“Call me paranoid.  My kind aren’t exactly welcome most places as anything but slaves, and your kind are feared throughout Ferelden because of what you can turn into.”
            Rylan studied the door.  Riari had laid a pair of tripwires in close succession; one appeared to be just that—a thin line meant only to trip an intruder—the other attached to a small pouch.
            “What’s that?” he asked, indicating the pouch.
            Riari pulled the blanket up, laid her short sword beside her.  “Sneeze powder.”
            Rylan winced.  “Cruel woman.”
            “Just thorough.”
            The mage got settled in the room’s other bed; Riari was impressed to notice he had the sense to keep his wand with him.  She reached over and turned the lamp down so it barely gave off any light.
            “The nightlight’s charming,” Rylan commented.
            “Another necessity.”
            “Scared of the dark?”
            She shot him a glare.
           “All right, all right!  Sorry.”

             Arden sighed as he settled into bed.  It was good to be out of his wet, chafing armor.  He had taken the time to clean it and his weapons—Master Wade wouldn’t have taken him on as an apprentice had he not known to care for his gear—and laid them out to dry as best they could overnight.
            He still wished he’d been able to get a warm bath—he hadn’t had a way to warm the water he’d drawn from the pump, but he was warm now and—mostly—dry, and that made a world of difference.  He’d made a meal out of a few travel rations he’d still had in his pack; not much, but filling.  Now that he felt better, he also felt far more exhausted.
            He crawled gratefully into bed, oblivious to the scratchy straw mattress and the stiff blanket.  It still beat sleeping in the back of a wagon or on the hard or muddy ground.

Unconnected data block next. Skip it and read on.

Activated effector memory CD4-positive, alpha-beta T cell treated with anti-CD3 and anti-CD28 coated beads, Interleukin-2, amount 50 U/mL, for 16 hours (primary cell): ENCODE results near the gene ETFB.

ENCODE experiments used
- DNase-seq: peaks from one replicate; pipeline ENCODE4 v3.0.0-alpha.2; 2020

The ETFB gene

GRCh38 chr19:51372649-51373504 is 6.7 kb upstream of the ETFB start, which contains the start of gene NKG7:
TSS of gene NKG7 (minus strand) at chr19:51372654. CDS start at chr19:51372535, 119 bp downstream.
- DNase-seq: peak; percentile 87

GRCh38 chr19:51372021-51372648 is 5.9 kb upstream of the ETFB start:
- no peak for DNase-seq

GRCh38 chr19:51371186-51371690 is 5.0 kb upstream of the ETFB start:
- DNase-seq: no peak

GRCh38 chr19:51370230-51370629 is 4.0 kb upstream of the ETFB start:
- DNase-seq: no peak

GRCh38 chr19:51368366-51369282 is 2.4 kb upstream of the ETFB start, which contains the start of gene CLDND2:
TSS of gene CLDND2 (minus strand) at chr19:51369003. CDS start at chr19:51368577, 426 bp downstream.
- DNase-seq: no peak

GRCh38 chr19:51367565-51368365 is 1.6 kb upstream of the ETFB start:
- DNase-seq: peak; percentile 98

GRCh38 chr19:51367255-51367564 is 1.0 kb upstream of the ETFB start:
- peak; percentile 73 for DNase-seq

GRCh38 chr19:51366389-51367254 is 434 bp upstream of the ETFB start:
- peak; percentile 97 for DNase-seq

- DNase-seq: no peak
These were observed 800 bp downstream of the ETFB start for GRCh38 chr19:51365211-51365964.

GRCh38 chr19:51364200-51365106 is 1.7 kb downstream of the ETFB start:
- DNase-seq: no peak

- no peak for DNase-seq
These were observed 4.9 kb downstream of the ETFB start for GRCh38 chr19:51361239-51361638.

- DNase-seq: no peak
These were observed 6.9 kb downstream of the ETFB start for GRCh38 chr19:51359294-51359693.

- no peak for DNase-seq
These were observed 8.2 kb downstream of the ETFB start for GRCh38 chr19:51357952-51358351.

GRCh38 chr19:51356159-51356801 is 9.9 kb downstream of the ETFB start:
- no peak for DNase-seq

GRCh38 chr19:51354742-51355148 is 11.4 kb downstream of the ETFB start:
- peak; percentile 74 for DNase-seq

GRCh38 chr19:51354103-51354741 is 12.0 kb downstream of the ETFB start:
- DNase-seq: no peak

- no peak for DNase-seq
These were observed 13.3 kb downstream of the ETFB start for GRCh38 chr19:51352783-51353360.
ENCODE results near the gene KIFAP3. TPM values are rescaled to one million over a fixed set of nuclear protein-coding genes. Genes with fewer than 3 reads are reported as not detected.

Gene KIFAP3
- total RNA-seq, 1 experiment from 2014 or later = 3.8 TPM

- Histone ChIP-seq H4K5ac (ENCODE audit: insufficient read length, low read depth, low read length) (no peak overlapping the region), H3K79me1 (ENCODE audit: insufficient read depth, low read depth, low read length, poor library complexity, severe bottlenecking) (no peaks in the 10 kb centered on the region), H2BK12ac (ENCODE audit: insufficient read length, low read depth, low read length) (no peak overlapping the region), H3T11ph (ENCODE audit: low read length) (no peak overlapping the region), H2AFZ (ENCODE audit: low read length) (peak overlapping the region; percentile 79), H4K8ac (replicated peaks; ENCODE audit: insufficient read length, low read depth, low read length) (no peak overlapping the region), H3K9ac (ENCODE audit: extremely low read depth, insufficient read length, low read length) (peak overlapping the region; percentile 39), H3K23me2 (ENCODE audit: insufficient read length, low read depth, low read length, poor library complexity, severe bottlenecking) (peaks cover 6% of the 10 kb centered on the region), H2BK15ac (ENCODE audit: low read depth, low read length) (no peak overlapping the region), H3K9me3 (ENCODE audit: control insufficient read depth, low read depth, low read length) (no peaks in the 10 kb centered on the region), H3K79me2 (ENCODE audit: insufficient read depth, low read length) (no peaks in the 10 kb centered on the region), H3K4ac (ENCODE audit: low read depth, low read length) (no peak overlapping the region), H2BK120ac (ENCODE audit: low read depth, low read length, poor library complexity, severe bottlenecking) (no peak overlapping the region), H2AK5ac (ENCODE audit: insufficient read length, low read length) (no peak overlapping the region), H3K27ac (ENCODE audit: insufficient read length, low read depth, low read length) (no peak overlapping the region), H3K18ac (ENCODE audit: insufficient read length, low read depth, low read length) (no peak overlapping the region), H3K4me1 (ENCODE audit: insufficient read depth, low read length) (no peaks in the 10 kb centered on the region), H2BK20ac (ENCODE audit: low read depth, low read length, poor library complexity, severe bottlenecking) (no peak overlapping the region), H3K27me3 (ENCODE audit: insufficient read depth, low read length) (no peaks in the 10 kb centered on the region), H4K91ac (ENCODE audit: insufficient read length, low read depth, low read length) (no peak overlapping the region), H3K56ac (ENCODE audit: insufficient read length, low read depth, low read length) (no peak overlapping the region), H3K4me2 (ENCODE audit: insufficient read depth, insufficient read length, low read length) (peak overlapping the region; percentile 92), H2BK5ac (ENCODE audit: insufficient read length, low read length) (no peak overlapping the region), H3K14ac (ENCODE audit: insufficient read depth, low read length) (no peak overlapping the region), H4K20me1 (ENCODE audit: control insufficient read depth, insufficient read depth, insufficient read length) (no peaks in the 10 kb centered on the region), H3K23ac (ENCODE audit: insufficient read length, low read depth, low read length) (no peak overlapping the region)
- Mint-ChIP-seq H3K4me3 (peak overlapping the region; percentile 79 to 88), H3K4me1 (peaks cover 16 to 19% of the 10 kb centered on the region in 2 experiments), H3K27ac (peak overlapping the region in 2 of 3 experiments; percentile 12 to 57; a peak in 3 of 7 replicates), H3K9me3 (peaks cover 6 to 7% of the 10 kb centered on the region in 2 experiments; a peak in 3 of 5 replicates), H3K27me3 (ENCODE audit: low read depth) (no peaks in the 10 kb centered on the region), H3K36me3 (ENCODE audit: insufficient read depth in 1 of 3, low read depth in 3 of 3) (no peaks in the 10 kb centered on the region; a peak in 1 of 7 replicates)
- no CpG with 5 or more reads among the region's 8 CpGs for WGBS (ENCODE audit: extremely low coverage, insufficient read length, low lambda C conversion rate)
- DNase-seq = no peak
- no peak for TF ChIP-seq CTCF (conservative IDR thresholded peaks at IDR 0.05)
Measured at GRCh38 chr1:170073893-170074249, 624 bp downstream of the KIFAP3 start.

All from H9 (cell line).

He was so eager to get to sleep he forgot to bolt the door or turn out the light.

             Arden was awakened at a freakishly early hour to the sound of a sword clattering to the floorboards out in the hall and quiet swearing.  The lamp on the nightstand had nearly burned itself out, but he could see enough to grope for his sword and scramble to his feet before the door was kicked in and he found himself face-to-face with a beefy local man wielding a longsword.
            Arden dimly heard shouts from the other rooms before he was forced to scramble to defend himself.  The intruder swung at him with a powerful two-handed strike he barely managed to block.  He and his opponent circled, trading blows, but neither could break the other’s defense.  Arden knew some basic combat training thanks to Wade’s coaching—“One must know how to use the weapons and armor one makes!  One can’t be an artist without the knowledge!”—and it seemed like the lout he was fighting had similar experience.
            The apprentice weaponsmith suddenly lunged in and caught his attacker across the arm, drawing blood, but received a slash across his chest in return.  Swords rang again, then the enemy was backing out the door, holding an arm to a nasty belly wound.
           Arden let him go—scrambling instead for his armor and shield.  He didn’t care if it chafed anymore.